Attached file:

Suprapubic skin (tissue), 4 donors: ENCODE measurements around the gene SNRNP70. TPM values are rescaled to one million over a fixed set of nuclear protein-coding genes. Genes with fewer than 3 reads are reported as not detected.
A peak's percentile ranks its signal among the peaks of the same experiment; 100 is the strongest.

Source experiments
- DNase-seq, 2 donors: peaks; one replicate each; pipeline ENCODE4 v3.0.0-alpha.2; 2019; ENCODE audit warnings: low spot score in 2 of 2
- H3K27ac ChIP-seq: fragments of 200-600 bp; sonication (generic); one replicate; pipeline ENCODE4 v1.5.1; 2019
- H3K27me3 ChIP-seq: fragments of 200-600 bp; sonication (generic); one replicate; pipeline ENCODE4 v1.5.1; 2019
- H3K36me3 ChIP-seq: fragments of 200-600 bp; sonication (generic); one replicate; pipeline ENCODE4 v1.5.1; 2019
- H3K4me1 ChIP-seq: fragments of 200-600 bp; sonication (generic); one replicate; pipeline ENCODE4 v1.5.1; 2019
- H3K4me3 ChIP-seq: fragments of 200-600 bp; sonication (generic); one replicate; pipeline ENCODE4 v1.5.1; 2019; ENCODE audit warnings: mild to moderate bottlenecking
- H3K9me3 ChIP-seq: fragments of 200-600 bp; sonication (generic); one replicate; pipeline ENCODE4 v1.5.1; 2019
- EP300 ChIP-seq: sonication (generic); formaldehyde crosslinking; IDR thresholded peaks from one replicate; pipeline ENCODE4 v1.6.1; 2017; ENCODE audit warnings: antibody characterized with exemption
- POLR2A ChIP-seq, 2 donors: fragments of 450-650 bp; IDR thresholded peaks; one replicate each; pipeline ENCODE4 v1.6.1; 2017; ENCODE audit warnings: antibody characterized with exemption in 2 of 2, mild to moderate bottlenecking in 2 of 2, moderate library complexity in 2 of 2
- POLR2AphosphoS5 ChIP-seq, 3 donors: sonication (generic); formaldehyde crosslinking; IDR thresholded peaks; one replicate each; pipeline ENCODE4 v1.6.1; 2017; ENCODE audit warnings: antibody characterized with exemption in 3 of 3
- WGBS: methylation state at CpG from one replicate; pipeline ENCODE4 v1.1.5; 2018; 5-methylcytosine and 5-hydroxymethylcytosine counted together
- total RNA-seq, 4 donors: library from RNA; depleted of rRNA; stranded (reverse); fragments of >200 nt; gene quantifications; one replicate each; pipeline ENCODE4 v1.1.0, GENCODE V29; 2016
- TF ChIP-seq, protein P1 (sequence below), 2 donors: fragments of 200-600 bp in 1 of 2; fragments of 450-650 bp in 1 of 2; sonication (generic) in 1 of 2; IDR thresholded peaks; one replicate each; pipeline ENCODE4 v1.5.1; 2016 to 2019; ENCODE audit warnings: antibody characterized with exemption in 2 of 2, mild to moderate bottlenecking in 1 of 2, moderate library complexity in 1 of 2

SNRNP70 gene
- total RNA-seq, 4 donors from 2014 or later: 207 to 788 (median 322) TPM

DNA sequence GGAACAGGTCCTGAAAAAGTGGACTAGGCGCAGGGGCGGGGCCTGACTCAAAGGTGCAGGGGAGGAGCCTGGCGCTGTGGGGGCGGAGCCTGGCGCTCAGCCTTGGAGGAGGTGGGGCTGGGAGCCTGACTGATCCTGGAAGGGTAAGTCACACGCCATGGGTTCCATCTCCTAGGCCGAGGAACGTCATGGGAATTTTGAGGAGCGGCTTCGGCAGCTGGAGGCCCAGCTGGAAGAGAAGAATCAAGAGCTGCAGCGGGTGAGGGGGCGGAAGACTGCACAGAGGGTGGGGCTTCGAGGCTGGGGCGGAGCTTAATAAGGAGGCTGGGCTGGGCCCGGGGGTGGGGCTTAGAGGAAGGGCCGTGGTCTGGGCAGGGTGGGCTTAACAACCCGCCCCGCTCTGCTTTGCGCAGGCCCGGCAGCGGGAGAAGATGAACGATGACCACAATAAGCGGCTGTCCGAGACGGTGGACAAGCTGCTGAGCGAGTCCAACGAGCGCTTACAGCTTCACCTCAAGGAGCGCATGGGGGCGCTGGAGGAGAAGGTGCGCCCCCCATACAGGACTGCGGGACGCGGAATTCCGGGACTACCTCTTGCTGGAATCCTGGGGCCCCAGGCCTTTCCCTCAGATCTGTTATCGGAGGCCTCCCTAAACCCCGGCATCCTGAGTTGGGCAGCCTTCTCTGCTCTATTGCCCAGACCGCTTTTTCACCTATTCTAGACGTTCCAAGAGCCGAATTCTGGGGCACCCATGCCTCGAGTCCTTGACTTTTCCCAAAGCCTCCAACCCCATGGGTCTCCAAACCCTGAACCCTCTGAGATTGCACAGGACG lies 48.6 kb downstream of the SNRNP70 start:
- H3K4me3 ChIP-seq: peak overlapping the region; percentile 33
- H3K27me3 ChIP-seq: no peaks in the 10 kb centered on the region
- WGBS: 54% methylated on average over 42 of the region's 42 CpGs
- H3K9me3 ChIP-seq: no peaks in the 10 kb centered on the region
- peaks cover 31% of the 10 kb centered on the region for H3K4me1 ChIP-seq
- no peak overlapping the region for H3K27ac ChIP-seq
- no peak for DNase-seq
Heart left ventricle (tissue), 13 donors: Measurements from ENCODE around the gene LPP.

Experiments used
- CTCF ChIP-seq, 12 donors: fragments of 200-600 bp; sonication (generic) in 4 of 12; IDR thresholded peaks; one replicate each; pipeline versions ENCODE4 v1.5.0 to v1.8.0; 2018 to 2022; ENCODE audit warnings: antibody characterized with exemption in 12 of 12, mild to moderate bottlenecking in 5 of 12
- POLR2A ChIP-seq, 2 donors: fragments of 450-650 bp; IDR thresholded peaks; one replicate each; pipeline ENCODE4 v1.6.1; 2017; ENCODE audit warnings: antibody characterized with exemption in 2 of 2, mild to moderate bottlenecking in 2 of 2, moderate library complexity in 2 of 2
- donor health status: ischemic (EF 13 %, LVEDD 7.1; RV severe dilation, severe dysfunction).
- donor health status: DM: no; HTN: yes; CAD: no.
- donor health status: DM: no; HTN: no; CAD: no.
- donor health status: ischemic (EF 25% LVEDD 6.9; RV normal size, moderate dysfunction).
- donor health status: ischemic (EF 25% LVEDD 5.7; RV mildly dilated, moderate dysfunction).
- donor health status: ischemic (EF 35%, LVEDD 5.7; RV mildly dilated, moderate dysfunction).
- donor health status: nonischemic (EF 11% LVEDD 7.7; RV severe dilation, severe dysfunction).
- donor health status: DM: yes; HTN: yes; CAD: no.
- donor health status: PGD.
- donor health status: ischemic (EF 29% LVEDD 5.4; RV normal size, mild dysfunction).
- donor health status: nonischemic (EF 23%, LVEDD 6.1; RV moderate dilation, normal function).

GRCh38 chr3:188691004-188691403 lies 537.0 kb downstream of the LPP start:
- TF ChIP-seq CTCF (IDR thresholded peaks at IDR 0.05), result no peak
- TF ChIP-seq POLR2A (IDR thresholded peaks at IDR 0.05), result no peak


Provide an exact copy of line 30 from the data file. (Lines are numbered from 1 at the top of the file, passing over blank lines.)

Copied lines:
- POLR2A ChIP-seq, 2 donors: fragments of 450-650 bp; IDR thresholded peaks; one replicate each; pipeline ENCODE4 v1.6.1; 2017; ENCODE audit warnings: antibody characterized with exemption in 2 of 2, mild to moderate bottlenecking in 2 of 2, moderate library complexity in 2 of 2